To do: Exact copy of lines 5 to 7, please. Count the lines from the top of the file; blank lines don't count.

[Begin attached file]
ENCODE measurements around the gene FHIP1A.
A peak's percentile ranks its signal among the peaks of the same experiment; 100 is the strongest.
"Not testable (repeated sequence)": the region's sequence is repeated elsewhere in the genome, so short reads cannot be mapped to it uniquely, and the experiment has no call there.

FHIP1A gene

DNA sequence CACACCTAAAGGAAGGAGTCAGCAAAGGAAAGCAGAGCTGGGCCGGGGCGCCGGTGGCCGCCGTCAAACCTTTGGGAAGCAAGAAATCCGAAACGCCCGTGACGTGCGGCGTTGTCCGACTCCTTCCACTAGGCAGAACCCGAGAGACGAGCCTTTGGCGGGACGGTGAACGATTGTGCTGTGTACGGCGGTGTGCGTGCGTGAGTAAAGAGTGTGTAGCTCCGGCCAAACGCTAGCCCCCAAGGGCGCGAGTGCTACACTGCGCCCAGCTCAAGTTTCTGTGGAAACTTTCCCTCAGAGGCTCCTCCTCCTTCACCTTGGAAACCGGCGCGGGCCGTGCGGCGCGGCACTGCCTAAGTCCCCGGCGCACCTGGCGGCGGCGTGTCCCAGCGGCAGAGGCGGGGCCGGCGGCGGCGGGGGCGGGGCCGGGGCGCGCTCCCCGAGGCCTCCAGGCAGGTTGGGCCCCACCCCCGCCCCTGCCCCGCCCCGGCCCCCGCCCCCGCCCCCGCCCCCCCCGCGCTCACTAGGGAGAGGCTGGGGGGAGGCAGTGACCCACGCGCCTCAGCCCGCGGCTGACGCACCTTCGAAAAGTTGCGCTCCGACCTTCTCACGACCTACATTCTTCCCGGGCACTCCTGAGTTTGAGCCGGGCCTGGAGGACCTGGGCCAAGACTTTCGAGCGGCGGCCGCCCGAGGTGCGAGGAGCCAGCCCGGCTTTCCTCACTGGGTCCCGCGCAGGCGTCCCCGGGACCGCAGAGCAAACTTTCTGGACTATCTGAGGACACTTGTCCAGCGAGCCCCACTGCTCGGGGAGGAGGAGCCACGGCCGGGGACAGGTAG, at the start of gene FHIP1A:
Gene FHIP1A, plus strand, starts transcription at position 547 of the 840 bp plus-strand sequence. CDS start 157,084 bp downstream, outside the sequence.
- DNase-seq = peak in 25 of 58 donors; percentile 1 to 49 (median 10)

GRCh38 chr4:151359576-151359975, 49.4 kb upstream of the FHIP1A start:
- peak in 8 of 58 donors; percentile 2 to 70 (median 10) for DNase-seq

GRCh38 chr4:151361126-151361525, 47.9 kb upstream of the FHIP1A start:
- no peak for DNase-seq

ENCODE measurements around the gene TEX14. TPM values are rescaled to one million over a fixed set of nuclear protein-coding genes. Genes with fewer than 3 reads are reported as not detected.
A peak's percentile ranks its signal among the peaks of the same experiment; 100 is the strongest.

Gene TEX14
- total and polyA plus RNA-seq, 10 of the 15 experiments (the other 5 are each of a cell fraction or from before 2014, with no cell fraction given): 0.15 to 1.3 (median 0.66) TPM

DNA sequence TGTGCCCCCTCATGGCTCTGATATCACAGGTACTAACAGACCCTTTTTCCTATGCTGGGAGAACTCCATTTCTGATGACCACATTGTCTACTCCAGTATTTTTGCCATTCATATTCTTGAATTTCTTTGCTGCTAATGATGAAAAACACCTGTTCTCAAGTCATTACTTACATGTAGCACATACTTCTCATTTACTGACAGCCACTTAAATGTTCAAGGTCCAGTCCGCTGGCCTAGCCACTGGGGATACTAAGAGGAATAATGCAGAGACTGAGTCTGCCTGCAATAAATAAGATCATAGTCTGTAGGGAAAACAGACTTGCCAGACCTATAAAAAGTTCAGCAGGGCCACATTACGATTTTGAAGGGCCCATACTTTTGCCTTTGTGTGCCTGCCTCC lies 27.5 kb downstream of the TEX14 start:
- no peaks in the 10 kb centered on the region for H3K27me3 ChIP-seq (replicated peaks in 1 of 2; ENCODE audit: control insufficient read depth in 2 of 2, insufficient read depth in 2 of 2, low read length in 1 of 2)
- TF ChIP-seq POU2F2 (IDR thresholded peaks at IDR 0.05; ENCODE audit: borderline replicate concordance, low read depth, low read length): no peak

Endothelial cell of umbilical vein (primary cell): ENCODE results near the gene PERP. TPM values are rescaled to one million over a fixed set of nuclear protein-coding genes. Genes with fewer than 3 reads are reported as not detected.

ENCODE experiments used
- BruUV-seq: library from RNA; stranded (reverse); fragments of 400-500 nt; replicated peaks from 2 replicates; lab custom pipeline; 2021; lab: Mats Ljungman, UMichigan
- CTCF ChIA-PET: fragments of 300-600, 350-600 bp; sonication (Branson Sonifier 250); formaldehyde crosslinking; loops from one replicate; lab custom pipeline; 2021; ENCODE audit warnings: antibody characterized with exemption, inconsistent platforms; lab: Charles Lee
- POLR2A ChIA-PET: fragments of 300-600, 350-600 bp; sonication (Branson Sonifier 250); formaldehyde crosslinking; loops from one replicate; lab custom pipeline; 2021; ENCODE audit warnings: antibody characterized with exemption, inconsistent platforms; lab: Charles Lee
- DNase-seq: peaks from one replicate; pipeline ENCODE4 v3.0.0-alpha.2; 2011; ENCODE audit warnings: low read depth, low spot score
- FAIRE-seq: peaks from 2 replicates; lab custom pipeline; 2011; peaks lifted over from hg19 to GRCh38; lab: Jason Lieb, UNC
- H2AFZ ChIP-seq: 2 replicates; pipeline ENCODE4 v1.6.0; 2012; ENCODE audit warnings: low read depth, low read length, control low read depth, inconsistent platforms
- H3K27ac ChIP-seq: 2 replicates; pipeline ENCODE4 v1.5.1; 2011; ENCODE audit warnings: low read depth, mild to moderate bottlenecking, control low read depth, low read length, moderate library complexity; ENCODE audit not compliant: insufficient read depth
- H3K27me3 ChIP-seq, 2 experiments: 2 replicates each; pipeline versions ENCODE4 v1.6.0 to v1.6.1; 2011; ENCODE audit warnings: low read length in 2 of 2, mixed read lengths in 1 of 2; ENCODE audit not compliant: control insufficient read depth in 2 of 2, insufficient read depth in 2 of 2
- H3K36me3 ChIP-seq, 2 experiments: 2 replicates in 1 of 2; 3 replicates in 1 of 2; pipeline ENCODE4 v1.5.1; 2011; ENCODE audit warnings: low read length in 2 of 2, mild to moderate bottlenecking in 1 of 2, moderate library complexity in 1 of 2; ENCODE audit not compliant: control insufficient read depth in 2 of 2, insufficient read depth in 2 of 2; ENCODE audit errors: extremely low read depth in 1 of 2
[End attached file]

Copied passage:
DNA sequence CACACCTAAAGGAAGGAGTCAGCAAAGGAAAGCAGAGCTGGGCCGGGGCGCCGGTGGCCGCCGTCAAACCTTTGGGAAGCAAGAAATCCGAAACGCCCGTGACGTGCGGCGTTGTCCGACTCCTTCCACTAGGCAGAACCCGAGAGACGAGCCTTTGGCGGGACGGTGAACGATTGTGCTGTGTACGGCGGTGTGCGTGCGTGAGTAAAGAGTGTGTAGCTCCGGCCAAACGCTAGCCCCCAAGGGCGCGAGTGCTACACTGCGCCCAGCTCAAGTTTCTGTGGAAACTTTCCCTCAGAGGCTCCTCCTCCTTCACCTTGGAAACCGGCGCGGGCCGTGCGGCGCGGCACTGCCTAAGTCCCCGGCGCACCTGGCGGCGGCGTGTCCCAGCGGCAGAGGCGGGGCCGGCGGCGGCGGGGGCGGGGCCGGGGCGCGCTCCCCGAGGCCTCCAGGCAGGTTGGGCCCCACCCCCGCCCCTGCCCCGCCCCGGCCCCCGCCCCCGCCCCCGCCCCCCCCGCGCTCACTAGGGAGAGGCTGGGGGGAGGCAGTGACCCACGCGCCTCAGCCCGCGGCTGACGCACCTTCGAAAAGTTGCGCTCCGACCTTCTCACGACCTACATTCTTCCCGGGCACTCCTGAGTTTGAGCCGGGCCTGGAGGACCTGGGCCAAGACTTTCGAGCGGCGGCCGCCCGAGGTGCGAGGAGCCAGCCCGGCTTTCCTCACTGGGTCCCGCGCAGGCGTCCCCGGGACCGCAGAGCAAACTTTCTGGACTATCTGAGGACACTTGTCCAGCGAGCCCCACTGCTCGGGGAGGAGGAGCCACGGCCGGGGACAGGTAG, at the start of gene FHIP1A:
Gene FHIP1A, plus strand, starts transcription at position 547 of the 840 bp plus-strand sequence. CDS start 157,084 bp downstream, outside the sequence.
- DNase-seq = peak in 25 of 58 donors; percentile 1 to 49 (median 10)